To establish automatic password-expiration policy globally, use the default_password_lifetime system variable. Its default value is 0, which disables automatic password expiration. If the value of default_password_lifetime is a positive integer N, it indicates the permitted password lifetime, such that passwords must be changed every N days.


Prior to 5.7.11, the default default_password_lifetime value is 360 (passwords must be changed approximately once per year). For such versions, be aware that, if you make no changes to the default_password_lifetime variable or to individual user accounts, each user password expires after 360 days and the account starts running in restricted mode. Clients that connect to the server using the account then get an error indicating that the password must be changed: ERROR 1820 (HY000): You must reset your password using ALTER USER statement before executing this statement.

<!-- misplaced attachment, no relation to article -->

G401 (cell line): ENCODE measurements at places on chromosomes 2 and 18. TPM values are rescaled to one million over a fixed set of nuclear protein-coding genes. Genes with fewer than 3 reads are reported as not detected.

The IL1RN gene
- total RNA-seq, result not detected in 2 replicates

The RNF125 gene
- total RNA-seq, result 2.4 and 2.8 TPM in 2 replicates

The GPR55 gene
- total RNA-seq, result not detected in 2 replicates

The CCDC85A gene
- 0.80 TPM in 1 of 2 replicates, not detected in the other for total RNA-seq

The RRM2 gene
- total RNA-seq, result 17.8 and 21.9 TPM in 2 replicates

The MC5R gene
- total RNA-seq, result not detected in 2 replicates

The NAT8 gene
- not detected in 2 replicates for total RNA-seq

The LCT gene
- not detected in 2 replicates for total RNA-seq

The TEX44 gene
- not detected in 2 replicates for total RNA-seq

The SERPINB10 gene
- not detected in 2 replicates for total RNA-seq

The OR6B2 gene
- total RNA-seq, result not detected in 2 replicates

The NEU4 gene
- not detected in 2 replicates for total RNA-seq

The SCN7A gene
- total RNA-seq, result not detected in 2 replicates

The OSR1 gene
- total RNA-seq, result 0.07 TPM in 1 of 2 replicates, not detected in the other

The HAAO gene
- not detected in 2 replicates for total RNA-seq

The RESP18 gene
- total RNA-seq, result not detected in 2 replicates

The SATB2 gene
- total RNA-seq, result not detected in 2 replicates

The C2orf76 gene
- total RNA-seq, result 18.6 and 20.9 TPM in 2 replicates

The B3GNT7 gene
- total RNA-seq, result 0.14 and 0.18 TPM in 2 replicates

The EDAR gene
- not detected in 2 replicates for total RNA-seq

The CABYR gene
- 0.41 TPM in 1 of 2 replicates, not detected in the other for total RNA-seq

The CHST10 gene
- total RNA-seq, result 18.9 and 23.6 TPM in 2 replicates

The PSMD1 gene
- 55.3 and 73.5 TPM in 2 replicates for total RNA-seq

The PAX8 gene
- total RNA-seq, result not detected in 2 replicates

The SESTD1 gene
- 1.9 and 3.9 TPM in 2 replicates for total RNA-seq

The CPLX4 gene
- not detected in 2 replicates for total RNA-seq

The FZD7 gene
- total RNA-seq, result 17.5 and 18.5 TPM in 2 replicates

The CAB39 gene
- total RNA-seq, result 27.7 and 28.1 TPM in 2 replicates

However, this is easy to miss for clients that automatically connect to the server, such as connections made from scripts. To avoid having such clients suddenly stop working due to a password expiring, make sure to change the password expiration settings for those clients, like this:


Alternatively, set the default_password_lifetime variable to 0, thus disabling automatic password expiration for all users.


  • To establish a global policy that passwords have a lifetime of approximately six months, start the server with these lines in a server my.cnf file:

  • To establish a global policy such that passwords never expire, set default_password_lifetime to 0: